Construction and engineering company Murray & Roberts exceeded State-owned freight logistics company Transnet’s recycled material target for the revamp of the City Deep container terminal, in Johannesburg, having processed more than 35 000 m2 of the terminal’s old concrete and almost 65 000 m2 of its layer works.
The City Deep revamp, which required the 144 000 m2 facility to be resurfaced and expanded by an additional 2 000 m2, was completed at the end of last year, with a key stipulation in the contract to recycle and reuse more than 10 000 m2 of the original surface concrete in the new build to meet Transnet’s sustainability objectives.
“We are proud to say that, with the client’s buy-in, we exceeded this requirement. The true innovation, however, was using a revolutionary new geopolymer concrete and high-volume pulverised flue ash concrete (HVPFAC) to surface the terminal, thereby raising the sustainability bar to even higher levels,” says Murray & Roberts infrastructure and building operating platform executive Jerome Govender.
HVPFAC relies on a relatively new technique that combines flue ash recovered from coal burnt in power generation plants with mineral slag to produce a concrete that has environmental benefits.
“HVPFAC has in the past been considered inferior to conventional concrete, but our processes and technological advancements have shown that this is no longer the case. “The compound significantly reduced water consumption, improved workability, minimised cracking and enhanced durability, demonstrating that new technologies can compete favourably with materials that had become industry staples,” explains Govender.
Meanwhile, geopolymer concrete relies on using industrial by-products to form a solid binder that has similar characteristics to Portland cement. This technique results in an up to 90% reduction in carbon dioxide emissions, while the concrete also has improved resistance to fire and aggressive chemicals.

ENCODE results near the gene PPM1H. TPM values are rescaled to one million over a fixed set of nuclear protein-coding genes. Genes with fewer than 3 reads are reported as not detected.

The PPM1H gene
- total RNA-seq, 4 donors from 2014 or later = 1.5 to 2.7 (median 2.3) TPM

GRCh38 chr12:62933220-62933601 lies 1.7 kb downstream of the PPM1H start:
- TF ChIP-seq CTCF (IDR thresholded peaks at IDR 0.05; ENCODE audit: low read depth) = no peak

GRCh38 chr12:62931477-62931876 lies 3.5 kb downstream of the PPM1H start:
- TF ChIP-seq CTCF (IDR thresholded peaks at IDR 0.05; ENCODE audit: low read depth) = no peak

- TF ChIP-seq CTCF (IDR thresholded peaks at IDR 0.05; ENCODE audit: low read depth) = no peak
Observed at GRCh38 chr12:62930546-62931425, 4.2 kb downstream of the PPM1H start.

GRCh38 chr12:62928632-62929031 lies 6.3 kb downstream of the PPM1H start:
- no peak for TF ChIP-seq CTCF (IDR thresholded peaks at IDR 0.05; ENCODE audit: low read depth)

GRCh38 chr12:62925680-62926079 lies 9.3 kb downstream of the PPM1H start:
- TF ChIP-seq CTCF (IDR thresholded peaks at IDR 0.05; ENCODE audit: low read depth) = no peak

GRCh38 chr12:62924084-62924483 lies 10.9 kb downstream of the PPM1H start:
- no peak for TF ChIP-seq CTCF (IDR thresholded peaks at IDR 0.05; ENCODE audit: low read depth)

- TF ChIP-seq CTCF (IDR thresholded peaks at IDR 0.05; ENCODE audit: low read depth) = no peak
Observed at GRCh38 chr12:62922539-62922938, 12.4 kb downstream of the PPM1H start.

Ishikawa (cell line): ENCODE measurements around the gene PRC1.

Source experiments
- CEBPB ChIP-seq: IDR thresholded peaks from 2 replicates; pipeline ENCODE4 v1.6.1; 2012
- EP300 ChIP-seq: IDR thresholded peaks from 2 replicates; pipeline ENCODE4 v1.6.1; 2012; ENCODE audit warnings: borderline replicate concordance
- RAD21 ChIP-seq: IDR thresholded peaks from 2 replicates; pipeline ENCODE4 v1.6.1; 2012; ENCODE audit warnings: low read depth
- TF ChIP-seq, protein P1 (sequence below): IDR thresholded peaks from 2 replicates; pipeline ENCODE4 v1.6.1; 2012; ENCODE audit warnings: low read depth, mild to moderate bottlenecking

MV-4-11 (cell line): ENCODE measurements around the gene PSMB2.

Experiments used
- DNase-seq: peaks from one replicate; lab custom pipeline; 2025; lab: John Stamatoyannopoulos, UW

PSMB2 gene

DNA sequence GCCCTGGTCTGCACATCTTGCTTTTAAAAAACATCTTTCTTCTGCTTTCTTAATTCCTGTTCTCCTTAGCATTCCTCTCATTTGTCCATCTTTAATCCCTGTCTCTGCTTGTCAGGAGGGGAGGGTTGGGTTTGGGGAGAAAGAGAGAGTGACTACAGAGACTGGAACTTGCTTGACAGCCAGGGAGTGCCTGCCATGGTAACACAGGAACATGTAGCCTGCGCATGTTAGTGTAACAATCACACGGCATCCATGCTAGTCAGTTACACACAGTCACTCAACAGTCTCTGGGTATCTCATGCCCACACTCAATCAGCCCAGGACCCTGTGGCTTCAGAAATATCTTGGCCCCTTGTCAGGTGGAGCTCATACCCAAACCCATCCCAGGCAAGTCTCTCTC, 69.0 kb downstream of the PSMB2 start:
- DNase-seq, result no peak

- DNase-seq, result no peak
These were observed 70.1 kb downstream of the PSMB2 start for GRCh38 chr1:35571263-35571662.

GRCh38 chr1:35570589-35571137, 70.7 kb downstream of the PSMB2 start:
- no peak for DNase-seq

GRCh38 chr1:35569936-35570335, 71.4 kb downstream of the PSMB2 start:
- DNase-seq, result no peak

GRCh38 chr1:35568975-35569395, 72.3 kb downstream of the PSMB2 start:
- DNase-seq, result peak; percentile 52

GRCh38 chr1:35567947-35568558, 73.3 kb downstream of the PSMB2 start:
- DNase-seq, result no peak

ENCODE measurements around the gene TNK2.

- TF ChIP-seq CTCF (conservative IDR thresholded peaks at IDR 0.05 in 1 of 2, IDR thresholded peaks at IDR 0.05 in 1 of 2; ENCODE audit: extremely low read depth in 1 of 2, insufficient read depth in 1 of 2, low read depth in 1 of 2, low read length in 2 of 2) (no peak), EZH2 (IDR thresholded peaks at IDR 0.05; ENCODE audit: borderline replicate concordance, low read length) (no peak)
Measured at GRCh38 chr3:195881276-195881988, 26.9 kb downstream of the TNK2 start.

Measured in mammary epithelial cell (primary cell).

“We firmly believe that the application of these technologies point to the future of construction methodologies. These are particularly relevant to South Africa given the focus on carbon emissions and the introduction of a carbon tax. Of course, it also takes foresight from our clients to adopt these technologies, and Transnet needs to be commended for allowing us the leeway to show how they could benefit,” Govender concludes.
This unique approach to sustainable building technologies used in the terminal’s upgrade was given credence early last year when the City Deep container terminal project was named runner-up in the Nedbank Capital Sustainable Business Awards’ Infrastructure and Renewable Energy category.
The category winner was property developer Growthpoint Properties’ Tshedimosetso House, in Pretoria, which was also developed by Murray & Roberts.
The company is based in Johannesburg, South Africa, where it has a public listing on the JSE. The company has principal offices in Australia, Botswana, Canada, Chile, Ghana, Mozambique, Namibia, Zambia, the United Arab Emirates and the US.